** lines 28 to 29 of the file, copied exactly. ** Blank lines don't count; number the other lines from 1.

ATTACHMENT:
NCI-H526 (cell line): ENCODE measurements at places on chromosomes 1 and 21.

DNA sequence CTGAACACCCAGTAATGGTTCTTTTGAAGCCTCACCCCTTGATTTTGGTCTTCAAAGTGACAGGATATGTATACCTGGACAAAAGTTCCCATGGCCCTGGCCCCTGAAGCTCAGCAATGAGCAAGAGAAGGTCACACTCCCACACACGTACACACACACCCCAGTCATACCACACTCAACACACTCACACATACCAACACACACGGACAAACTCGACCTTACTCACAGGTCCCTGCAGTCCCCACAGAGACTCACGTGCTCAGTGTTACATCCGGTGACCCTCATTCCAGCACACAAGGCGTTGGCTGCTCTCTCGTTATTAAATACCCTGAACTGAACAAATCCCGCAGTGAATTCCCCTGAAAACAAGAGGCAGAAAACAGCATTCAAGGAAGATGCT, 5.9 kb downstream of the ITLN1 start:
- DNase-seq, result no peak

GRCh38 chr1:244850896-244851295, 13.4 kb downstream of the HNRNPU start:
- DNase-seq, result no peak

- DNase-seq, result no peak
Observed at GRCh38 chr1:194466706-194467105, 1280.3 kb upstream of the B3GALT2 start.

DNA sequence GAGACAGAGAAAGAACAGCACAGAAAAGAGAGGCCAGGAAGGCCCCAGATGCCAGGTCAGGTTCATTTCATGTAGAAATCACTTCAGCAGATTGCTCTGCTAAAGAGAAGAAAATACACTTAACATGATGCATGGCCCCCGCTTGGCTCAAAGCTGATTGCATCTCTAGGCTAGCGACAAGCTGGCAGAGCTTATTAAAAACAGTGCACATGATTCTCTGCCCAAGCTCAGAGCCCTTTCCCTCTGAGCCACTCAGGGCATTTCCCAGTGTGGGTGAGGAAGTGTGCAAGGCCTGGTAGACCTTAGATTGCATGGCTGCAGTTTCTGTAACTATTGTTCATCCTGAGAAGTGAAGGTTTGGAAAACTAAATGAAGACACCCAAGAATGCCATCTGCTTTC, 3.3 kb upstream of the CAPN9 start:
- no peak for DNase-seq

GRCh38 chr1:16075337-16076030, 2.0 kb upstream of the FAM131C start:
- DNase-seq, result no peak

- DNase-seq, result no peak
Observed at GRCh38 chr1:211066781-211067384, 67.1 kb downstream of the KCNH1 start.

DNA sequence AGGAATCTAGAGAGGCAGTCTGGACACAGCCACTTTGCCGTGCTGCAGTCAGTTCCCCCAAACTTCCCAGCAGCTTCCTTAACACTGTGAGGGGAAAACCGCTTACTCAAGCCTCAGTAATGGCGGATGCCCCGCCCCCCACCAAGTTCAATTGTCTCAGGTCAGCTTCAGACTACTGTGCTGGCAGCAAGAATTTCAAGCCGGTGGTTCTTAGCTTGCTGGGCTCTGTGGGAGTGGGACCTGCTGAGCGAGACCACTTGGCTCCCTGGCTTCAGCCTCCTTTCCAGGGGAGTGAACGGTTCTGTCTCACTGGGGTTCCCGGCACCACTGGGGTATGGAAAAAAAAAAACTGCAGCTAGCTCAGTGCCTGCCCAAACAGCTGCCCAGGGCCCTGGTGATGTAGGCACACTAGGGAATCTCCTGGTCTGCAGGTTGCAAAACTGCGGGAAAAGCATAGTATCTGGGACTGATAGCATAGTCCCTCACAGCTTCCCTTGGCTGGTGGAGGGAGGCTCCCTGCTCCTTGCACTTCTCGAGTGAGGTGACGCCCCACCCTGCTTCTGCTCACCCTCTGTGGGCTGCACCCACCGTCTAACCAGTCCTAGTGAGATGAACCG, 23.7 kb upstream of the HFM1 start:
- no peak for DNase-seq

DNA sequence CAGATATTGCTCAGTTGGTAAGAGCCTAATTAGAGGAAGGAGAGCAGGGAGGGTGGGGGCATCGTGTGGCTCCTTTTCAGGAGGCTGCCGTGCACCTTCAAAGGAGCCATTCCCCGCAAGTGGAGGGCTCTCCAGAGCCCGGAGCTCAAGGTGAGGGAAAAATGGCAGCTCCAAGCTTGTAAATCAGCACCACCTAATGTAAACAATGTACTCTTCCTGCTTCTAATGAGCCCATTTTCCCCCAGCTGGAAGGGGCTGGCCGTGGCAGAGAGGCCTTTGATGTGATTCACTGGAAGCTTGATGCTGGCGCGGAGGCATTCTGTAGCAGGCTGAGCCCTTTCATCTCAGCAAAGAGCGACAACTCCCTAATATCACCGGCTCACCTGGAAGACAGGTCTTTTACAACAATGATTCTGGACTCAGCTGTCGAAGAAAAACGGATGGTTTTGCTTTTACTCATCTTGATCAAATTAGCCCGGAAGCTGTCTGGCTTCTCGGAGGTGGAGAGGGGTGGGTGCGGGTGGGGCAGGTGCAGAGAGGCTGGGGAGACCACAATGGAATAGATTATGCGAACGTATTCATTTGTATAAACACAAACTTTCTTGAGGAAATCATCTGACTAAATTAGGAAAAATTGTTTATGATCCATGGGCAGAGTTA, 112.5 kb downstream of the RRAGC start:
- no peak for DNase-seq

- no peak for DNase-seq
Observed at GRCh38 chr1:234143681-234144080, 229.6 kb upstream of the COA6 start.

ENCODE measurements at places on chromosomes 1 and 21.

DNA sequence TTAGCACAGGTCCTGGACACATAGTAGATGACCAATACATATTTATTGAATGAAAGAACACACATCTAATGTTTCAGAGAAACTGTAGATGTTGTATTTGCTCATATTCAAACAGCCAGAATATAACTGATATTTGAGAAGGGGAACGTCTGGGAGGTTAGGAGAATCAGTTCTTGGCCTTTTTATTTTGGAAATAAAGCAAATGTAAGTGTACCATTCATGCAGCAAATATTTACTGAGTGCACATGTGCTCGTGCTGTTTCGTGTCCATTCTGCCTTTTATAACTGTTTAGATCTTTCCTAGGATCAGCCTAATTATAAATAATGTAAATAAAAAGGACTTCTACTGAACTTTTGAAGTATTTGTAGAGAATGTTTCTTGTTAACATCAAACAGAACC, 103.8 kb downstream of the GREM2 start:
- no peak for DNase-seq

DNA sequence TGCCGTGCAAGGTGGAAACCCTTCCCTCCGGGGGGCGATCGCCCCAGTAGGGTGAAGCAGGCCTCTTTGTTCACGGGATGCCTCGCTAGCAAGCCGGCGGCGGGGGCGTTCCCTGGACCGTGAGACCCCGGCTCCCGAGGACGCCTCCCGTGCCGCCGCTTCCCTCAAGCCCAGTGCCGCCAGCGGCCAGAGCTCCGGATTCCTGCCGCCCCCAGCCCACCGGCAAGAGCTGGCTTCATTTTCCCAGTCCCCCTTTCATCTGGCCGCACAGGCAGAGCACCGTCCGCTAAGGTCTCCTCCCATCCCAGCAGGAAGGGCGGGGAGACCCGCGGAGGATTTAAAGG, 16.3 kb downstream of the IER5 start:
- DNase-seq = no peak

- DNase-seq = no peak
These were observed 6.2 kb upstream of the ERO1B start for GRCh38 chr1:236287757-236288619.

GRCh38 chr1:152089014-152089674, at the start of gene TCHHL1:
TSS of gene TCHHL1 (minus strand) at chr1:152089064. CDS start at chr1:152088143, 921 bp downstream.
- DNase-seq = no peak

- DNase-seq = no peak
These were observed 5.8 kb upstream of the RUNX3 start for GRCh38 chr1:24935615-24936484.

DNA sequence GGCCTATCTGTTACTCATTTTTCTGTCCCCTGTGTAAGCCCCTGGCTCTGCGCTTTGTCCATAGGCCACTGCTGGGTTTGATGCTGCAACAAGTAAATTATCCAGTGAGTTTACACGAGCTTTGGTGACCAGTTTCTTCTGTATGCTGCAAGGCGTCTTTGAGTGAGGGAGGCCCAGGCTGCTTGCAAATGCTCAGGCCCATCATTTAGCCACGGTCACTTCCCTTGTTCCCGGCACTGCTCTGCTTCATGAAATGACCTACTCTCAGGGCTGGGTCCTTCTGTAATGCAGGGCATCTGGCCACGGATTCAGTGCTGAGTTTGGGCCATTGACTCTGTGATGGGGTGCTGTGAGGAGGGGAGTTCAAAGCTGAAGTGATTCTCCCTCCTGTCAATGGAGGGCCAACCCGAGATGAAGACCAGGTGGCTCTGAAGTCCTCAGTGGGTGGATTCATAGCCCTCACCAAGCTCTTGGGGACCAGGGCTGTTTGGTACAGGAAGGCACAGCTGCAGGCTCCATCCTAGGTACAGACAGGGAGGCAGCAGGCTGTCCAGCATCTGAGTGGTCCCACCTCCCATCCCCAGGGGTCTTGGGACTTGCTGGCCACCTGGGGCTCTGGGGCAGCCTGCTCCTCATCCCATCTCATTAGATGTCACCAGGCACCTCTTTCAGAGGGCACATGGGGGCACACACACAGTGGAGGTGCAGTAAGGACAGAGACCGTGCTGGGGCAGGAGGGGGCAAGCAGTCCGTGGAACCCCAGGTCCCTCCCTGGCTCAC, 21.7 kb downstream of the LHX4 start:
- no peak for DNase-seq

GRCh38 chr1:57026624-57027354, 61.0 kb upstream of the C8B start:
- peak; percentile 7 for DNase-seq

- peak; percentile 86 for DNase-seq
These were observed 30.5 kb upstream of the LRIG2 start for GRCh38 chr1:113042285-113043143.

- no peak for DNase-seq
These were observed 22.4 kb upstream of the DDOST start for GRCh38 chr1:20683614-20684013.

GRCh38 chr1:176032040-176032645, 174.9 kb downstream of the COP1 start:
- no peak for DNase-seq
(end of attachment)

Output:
TSS of gene TCHHL1 (minus strand) at chr1:152089064. CDS start at chr1:152088143, 921 bp downstream.
- DNase-seq = no peak